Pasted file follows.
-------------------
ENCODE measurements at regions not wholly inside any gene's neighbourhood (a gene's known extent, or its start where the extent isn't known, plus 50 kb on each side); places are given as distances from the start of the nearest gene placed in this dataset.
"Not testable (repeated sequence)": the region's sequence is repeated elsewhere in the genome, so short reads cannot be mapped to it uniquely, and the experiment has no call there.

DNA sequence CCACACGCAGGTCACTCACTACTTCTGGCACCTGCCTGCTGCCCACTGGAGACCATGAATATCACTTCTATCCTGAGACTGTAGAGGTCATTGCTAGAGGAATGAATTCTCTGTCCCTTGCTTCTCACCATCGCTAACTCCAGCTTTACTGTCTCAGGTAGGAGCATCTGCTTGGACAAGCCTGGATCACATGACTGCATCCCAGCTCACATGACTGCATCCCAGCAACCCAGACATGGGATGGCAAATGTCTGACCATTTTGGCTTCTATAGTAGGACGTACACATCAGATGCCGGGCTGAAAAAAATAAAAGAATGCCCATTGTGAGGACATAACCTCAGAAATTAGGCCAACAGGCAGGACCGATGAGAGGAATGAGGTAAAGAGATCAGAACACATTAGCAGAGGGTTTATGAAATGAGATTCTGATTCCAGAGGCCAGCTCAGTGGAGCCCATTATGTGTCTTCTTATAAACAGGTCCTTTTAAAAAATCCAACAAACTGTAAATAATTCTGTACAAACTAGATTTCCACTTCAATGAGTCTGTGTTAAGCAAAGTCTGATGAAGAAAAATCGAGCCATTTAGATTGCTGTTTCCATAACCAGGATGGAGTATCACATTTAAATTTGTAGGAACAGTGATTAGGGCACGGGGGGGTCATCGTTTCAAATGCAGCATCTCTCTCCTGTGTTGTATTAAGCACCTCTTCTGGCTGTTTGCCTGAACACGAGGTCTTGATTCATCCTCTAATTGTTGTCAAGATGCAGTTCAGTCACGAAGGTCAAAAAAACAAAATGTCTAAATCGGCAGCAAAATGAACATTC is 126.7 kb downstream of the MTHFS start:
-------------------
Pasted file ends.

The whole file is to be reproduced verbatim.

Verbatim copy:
ENCODE measurements at regions not wholly inside any gene's neighbourhood (a gene's known extent, or its start where the extent isn't known, plus 50 kb on each side); places are given as distances from the start of the nearest gene placed in this dataset.
"Not testable (repeated sequence)": the region's sequence is repeated elsewhere in the genome, so short reads cannot be mapped to it uniquely, and the experiment has no call there.

DNA sequence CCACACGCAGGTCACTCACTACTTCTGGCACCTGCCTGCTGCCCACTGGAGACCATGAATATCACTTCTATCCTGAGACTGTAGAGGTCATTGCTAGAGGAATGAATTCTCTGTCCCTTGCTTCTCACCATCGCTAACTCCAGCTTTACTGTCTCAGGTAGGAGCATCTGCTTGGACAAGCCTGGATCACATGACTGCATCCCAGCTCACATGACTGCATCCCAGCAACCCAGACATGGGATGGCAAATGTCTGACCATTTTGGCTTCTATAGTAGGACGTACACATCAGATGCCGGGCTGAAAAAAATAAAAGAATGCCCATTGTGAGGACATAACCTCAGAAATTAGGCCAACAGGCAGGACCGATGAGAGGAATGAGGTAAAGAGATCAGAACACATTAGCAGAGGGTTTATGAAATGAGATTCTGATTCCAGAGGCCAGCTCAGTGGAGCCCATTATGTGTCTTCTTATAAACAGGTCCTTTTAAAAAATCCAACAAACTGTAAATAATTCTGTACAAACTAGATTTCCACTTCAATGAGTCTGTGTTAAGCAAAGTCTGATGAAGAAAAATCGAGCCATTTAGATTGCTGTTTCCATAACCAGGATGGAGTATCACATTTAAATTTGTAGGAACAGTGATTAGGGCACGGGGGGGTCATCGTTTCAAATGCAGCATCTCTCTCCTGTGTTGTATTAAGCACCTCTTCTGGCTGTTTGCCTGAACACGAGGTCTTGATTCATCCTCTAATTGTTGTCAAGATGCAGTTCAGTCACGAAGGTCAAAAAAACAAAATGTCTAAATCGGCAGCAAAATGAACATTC is 126.7 kb downstream of the MTHFS start: